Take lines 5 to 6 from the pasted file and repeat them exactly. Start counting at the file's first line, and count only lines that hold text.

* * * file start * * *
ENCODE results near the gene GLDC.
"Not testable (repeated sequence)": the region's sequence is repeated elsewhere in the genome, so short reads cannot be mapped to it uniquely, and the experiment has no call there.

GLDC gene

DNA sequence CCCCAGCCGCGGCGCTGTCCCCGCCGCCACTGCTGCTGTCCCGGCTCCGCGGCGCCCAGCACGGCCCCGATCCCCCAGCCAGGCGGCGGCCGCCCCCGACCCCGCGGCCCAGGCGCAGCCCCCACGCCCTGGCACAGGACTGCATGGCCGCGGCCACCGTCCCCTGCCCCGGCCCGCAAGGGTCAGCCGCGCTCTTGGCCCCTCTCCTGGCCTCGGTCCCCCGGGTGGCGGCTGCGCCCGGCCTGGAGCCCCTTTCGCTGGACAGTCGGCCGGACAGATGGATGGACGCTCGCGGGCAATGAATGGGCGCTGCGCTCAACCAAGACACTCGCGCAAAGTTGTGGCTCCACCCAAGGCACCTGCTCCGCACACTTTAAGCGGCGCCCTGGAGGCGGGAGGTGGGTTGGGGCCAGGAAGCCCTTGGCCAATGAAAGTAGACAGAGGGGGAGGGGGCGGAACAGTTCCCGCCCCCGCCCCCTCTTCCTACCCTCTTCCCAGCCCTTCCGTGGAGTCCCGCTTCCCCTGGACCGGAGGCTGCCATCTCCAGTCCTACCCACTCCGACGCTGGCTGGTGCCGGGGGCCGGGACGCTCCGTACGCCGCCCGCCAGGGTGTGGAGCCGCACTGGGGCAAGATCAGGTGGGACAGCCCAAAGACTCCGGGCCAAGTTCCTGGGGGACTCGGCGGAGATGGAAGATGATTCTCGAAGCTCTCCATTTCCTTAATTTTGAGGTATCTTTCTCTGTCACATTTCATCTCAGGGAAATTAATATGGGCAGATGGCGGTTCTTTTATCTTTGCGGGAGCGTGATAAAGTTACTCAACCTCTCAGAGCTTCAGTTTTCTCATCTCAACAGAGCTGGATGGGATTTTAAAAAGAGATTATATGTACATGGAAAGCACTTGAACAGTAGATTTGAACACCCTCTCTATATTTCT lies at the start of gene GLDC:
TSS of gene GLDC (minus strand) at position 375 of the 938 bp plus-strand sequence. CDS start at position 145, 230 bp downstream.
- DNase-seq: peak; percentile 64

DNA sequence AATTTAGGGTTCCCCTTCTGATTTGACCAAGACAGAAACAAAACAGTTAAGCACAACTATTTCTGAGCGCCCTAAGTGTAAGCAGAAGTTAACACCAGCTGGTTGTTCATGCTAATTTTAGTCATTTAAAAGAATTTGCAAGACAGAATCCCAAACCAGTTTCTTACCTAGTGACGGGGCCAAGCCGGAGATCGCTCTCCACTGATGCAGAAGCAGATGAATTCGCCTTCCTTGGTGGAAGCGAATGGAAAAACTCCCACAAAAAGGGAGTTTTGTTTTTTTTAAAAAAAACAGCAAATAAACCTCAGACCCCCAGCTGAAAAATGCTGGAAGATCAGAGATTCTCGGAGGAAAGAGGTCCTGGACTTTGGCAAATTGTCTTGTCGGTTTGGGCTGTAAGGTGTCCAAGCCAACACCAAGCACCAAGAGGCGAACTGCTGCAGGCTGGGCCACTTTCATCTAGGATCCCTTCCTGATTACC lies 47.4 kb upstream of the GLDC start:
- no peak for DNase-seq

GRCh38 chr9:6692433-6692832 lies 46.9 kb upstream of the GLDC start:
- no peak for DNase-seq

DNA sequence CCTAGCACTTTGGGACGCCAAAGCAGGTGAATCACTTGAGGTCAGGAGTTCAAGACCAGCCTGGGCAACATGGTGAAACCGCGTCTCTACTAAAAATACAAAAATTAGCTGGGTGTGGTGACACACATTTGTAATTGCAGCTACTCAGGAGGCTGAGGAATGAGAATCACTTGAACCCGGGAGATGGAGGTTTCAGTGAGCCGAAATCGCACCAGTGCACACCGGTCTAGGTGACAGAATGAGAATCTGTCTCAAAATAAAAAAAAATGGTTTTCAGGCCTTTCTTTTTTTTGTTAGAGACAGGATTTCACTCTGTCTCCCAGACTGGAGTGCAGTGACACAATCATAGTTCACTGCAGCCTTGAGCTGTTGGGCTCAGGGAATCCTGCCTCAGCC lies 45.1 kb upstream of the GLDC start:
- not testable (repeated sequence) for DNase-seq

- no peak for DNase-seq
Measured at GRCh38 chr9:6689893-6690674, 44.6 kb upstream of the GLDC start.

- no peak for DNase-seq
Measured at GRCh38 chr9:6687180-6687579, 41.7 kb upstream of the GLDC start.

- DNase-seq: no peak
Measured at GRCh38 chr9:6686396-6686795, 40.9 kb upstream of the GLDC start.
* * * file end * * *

TSS of gene GLDC (minus strand) at position 375 of the 938 bp plus-strand sequence. CDS start at position 145, 230 bp downstream.
- DNase-seq: peak; percentile 64